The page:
Old age starts at 59, say Britons... nine years earlier than other European countries
By Gerri Peev and Becky Barrow
Britons believe old age starts at 59 – nine years earlier than people in other European countries, according to a study.
Greeks – who retire in their 50s – regard old age as 68 while the Danes believe those aged 64 and over are old.
In France, 63 is considered old. Only in Turkey, where the average life expectancy is 72, do people have a lower estimate of old age, saying it begins at 55.
How old is old? Brits believe it's 59 while Greeks say it's 68
The report also reveals the idea of youth ends earlier in this country than in other parts of Europe with those aged 35 and over no longer considered young.
Germans are considered young until they reach 43 and Cypriots until 51 – some 16 years later than the British.
The study, titled Predictors of Attitudes to Age Across Europe, was commissioned by the Department for Work and Pensions and carried out by Kent University.
The notion that we are old by the age of 59 must be challenged, the pensions minister will insist in a speech today.
Lib Dem Steve Webb will refer to the research when he addresses the Chatham House think-tank.
Mr Webb, who is 45, will argue that attitudes have not kept pace with medical science and rising life expectancy.
He will say that 11million people alive today will live to 100 and that rather than retiring, many mature workers are running big businesses. Mr Webb, who is scrapping the retirement age, will say: ‘The idea that 59 is old belongs in the past. We need to challenge our perceptions of what “old age” actually means. ‘It is no longer the time where people are sitting back and enjoying the twilight of their lives, instead it is often a time for new choices and new opportunities.’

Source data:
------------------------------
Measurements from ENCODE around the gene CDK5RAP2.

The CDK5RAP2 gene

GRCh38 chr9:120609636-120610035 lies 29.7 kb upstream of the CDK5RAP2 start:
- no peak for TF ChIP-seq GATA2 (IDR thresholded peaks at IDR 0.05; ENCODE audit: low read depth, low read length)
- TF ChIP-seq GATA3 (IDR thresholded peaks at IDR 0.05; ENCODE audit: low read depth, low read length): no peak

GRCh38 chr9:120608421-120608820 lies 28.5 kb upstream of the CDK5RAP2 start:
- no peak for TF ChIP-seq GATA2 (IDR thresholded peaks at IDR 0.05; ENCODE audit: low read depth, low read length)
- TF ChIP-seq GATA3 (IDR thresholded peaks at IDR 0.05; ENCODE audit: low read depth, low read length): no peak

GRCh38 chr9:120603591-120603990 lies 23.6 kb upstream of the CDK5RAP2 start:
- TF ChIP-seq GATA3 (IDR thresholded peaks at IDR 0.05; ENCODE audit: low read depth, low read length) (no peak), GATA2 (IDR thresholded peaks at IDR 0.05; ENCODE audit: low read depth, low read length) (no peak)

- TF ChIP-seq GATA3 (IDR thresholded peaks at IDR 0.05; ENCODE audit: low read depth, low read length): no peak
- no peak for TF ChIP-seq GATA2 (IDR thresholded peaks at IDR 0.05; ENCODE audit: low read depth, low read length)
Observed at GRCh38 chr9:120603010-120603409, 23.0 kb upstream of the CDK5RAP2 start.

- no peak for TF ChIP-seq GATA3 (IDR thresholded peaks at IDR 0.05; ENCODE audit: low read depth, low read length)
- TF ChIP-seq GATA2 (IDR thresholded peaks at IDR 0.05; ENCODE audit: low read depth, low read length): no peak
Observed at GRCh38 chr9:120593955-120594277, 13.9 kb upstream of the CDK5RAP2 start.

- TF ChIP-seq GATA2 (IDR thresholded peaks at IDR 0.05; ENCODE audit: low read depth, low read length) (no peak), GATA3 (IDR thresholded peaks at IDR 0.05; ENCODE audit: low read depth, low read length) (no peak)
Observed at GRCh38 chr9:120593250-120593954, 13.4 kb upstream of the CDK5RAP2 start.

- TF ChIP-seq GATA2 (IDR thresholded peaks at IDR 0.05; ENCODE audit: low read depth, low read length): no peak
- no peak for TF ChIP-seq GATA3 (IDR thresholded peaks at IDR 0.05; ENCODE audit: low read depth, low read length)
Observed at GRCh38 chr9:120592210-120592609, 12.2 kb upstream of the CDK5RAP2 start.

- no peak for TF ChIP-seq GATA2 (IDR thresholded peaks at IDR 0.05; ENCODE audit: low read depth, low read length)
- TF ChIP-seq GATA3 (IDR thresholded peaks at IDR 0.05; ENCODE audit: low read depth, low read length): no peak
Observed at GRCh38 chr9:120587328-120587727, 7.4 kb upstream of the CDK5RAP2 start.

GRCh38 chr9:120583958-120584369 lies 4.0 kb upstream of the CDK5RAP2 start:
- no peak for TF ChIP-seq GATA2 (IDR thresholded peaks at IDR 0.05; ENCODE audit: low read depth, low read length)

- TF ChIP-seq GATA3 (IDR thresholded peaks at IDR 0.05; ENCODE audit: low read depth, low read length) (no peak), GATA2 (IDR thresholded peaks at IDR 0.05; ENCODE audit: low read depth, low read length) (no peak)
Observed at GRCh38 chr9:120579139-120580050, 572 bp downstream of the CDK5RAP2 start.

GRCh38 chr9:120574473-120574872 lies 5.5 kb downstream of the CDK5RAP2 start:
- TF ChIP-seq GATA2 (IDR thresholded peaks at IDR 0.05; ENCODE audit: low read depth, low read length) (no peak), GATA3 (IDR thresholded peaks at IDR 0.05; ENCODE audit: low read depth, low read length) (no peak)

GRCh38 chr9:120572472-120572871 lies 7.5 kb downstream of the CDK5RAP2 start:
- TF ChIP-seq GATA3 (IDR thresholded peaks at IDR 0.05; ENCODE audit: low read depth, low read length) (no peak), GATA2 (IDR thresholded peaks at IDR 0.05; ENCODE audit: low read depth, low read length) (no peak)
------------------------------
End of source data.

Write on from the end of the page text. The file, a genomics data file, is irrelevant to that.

Mr Webb is pushing changes which will raise the state pension age to 66 in 2020.
It could soar to over 70 by the middle of the century.
Mr Webb will say: ‘We will do our part to meet the challenge of an ageing population head on by making sure that people are given the opportunity to save, and ensuring we have a state pension that is fit and fair for this new world.’
It comes as a separate report reveals today that more than 60 per cent of Britons over the age of 50 say the quality of their lifestyle has ‘crashed’ over the past year.
The study warns that millions of older people are being crippled by the combination of high cost of living, record petrol prices, tax increases and poor pay rises. The report, from old-age specialists Saga, paints a bleak picture of ever-increasing financial burdens forcing over-50s to make drastic cutbacks in their personal spending.
Saga surveyed about 12,000 adults in this age group, asking about their lifestyle and how it has changed over the past 12 months.
Dr Ros Altmann, director general of Saga, warned that their quality of life had ‘crashed again’.
She said: ‘Financial burdens for the over 50s have worsened with living costs soaring. We are witnessing a significant decline in discretionary spending. This has worrying implications for the whole economy.’
Over the last year, 61 per cent of older people said they had ‘cut back on non-essential spending.’
Cutbacks range from using their car less and buying fewer clothes, to cancelling holidays and never eating out.
HOW TAI CHI HELP THE ELDERLY
The ancient Chinese martial art of tai chi improves relaxation and balance in the elderly, a study has found.
The slow-paced exercise of gentle movements to a set regime prevents falls and boosts breathing, relaxation and well-being.Copyright Associated Newspapers Ltd
However, it does not help improve the symptoms of cancer or rheumatoid arthritis as previous studies have suggested.
Researchers from Exeter University joined forces with the Korean Institute of Oriental Medicine to examine 35 studies on English, Chinese and Korean databases which looked at tai chi’s effectiveness in combating a range of illnesses and ailments.
The study, published in the British Journal of Sports Medicine, found there was relatively clear evidence that it is effective for fall prevention and improving psychological health – and was associated with general health benefits for older people.